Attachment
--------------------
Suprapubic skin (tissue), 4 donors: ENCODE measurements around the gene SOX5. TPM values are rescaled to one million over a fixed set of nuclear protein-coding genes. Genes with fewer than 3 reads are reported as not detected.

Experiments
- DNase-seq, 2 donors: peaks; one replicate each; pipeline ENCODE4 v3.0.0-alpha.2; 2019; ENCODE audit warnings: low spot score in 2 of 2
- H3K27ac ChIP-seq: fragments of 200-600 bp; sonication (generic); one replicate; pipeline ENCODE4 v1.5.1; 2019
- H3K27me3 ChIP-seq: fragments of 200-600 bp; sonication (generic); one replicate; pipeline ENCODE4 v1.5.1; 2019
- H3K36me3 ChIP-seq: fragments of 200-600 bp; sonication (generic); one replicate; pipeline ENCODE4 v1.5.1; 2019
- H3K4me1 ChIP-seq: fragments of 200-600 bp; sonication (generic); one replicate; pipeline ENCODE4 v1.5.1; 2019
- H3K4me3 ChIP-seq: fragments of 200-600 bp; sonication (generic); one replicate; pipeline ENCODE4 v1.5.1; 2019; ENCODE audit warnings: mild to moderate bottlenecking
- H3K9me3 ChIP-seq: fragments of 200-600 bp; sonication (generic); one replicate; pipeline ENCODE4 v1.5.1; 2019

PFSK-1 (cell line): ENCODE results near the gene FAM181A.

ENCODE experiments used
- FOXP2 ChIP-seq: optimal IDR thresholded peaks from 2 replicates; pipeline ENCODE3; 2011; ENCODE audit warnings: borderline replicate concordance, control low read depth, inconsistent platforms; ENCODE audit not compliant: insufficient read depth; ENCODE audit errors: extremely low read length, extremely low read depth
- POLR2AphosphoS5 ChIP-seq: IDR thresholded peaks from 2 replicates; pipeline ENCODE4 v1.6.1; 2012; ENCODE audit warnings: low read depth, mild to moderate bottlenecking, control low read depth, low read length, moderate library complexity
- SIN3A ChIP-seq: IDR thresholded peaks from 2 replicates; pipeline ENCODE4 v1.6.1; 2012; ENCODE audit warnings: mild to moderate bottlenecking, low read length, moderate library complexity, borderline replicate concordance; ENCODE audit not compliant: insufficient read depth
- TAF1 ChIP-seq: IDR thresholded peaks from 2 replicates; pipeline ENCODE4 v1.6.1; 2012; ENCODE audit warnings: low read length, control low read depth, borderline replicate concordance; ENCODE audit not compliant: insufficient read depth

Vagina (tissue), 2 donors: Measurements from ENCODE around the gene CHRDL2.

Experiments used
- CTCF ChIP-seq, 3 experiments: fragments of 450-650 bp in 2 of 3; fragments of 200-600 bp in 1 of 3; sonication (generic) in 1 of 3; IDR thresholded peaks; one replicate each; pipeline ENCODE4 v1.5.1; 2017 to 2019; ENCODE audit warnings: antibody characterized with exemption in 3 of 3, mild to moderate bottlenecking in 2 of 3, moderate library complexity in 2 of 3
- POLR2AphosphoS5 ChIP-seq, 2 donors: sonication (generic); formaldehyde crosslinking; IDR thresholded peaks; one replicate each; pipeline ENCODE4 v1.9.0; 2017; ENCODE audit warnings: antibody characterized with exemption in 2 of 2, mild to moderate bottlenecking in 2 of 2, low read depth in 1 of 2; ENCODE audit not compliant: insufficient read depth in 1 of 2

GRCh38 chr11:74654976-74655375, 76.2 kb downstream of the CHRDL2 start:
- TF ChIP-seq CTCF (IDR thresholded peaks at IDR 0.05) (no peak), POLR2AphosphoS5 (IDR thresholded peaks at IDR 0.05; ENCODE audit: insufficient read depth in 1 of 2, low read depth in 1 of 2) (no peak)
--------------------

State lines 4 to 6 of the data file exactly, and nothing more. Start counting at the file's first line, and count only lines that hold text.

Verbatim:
- H3K27ac ChIP-seq: fragments of 200-600 bp; sonication (generic); one replicate; pipeline ENCODE4 v1.5.1; 2019
- H3K27me3 ChIP-seq: fragments of 200-600 bp; sonication (generic); one replicate; pipeline ENCODE4 v1.5.1; 2019
- H3K36me3 ChIP-seq: fragments of 200-600 bp; sonication (generic); one replicate; pipeline ENCODE4 v1.5.1; 2019